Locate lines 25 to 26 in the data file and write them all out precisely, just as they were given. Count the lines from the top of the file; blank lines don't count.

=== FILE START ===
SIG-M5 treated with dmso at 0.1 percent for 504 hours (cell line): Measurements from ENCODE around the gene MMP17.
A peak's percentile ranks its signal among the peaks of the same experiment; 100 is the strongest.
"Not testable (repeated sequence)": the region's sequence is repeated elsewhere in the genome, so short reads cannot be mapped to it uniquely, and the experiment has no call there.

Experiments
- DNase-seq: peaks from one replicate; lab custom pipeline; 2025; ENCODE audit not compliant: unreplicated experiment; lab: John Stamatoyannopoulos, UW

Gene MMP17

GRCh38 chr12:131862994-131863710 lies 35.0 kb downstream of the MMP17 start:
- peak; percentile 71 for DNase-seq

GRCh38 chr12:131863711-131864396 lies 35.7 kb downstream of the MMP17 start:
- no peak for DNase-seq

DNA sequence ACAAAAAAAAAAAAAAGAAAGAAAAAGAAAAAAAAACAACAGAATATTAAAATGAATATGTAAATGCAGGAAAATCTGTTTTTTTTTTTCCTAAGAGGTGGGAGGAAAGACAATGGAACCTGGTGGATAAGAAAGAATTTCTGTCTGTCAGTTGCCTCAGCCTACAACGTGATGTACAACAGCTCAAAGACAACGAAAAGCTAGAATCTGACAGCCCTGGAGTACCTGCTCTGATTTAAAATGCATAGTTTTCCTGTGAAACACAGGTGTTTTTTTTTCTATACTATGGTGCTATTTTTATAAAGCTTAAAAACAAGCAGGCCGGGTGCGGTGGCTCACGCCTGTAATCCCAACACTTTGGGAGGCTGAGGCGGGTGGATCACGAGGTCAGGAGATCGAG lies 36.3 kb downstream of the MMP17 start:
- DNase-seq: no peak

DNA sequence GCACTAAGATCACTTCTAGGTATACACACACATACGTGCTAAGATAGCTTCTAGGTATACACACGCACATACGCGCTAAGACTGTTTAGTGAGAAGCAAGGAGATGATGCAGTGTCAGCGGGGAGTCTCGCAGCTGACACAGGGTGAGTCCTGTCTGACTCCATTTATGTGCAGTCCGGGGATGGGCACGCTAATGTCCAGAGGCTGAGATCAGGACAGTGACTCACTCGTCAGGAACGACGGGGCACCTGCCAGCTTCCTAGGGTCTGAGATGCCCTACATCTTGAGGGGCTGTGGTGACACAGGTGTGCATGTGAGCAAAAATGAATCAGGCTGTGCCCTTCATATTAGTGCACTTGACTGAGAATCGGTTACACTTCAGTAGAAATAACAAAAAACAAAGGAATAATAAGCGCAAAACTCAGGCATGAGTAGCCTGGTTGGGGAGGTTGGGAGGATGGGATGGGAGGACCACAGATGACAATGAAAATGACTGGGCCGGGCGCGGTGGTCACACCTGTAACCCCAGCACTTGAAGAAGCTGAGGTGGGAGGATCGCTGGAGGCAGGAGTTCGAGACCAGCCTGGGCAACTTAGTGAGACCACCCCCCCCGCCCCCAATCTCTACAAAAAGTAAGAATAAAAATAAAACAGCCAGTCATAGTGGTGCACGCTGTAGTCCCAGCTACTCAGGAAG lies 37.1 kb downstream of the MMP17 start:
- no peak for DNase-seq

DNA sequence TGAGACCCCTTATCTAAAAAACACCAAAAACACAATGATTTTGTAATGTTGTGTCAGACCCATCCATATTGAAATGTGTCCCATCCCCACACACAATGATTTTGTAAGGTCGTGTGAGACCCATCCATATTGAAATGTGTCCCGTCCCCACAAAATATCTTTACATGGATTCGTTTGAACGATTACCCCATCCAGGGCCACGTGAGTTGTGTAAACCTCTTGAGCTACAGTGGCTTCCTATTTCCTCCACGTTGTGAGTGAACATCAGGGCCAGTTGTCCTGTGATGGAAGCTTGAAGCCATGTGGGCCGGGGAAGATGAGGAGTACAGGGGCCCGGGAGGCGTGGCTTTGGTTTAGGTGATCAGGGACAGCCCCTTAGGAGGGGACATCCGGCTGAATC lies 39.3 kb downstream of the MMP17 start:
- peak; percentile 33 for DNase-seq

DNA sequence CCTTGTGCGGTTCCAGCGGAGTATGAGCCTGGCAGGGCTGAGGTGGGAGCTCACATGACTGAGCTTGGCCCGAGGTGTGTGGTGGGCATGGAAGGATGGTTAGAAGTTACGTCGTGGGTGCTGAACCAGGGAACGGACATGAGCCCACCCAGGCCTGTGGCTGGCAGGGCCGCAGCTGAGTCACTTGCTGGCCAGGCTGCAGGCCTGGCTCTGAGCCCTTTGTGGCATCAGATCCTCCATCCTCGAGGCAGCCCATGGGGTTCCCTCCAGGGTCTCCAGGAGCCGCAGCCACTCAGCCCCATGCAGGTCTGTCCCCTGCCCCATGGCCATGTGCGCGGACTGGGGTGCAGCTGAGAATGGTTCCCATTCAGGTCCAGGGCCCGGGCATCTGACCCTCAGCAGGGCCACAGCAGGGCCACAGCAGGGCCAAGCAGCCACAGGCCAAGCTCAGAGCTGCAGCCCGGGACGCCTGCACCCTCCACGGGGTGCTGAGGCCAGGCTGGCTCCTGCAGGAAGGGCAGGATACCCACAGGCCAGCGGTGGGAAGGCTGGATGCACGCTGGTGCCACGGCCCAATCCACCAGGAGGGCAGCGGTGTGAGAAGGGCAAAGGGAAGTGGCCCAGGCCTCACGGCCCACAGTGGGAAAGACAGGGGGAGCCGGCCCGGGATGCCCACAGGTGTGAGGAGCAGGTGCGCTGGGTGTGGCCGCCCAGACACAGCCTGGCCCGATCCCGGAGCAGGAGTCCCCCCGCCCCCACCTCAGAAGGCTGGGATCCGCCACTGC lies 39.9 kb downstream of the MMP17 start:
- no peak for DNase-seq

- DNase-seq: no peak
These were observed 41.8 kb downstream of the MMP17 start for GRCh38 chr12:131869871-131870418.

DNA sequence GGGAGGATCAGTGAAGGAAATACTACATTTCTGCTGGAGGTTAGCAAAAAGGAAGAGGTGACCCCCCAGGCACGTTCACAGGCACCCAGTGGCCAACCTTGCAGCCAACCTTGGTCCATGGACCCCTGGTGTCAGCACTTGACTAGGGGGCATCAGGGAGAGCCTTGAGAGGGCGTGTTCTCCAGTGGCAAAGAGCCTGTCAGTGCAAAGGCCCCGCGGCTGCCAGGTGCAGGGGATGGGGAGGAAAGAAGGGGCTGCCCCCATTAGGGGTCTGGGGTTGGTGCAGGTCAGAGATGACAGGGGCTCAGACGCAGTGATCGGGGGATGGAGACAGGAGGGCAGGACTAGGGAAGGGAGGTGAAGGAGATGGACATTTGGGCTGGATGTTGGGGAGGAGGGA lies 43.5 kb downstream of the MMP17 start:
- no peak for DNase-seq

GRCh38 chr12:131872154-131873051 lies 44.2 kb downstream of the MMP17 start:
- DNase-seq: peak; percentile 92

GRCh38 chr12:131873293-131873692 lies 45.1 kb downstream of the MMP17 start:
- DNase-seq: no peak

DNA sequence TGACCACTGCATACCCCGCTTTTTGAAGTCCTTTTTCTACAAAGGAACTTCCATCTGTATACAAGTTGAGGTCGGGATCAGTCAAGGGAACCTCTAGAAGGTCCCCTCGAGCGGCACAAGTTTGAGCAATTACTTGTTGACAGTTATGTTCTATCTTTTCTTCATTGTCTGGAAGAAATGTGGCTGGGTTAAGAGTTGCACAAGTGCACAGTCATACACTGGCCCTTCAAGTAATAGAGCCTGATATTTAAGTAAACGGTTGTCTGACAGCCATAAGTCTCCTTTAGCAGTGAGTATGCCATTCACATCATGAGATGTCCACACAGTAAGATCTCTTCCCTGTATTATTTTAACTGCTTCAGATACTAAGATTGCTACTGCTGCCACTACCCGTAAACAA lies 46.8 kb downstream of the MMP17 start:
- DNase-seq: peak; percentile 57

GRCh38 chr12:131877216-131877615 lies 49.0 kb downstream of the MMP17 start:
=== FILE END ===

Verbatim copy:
GRCh38 chr12:131873293-131873692 lies 45.1 kb downstream of the MMP17 start:
- DNase-seq: no peak